Middlesex County Sheriff Peter Koutoujian will meet Thursday with President Obama as part of a group of law enforcement leaders from across the nation calling for a reduction in the nation's incarceration rate.
Koutoujian is a founding member of Law Enforcement Leaders to Reduce Crime & Incarceration, a group advocating for redirection non-violent offenders, namely those addicted to drugs or suffering from mental illness, to institutions that can help them recover.
"We can reduce incarceration while at the same time reducing crime and protecting the public," Koutoujian said Wednesday in a telephone interview. "We don't need to have people incarcerated for low-level, non-violent offenses... It's not necessary, it's not appropriate."
Koutoujian estimates it costs $45,000-$50,000 on average to house one inmate for a single year in the United States. Decreasing the rate of incarceration of low-level and non-violent offenders would allow more resources to be allocated to detaining violent repeat offenders, he said.
Other current members of the group, which currently has 130 members, include former Boston police commissioner William Bratton, now commissioner in New York; former Boston police commissioner Kathleen O'Toole, now the police chief in Seattle; and former Boston US attorney Donald Stern.
The group's formation comes at a time of bipartisan concern about the levels of incarceration in the United States.
Massachusetts Supreme Judicial Court Chief Justice Ralph D. Gants said Tuesday in a speech that the United States is a "nation that has gone mad with mass incarceration." He said the state's rate is less than half the national average, but still up sharply from past years. He proposed a data-driven strategy to reduce the state's incarceration rates, the Globe reported Wednesday.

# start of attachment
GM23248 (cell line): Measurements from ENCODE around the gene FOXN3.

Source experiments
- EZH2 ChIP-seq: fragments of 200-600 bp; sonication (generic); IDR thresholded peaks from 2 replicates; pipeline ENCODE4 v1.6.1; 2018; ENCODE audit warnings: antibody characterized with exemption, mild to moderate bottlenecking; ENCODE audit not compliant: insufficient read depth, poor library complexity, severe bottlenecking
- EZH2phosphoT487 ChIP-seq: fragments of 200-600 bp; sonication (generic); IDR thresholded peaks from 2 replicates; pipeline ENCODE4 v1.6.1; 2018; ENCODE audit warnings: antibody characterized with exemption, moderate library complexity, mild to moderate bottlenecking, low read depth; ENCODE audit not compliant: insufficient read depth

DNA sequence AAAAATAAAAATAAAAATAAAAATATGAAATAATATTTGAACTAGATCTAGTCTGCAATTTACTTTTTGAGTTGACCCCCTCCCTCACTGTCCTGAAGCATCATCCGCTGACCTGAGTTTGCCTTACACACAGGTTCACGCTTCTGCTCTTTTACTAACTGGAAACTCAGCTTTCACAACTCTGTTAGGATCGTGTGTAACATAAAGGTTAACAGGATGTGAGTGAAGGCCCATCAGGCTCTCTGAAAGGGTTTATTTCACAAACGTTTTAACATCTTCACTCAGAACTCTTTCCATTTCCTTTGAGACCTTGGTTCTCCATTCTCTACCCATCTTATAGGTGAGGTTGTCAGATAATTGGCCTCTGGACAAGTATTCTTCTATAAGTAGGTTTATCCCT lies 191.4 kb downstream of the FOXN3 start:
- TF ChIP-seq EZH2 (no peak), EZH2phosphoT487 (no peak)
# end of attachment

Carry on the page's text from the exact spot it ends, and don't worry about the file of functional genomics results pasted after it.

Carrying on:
Koutoujian said he hoped reforms would help divert vulnerable populations to places where they can recover from addiction and mental illness.
"Over 30 percent of the [Middlesex County prison] population needs mental attention. Eighty to 90 percent have alcohol and drug addiction issues," Koutoujian said.
The Middlesex County sheriff recognized that mass incarceration has had a disproportionate effect on men of color in the United States. He said that the stigma of incarceration is "not just affecting the individuals, but the communities as well."
In meeting with the president, Koutoujian hopes of the group of top law enforcement officials from across the nation can stir real movement to cut back incarceration nationwide.
"These are not people that are soft on crime. These are tough law enforcement officials," Koutoujian said.
"I hope that the president will then take the leadership of this organization and use it for criminal justice reform," he said.
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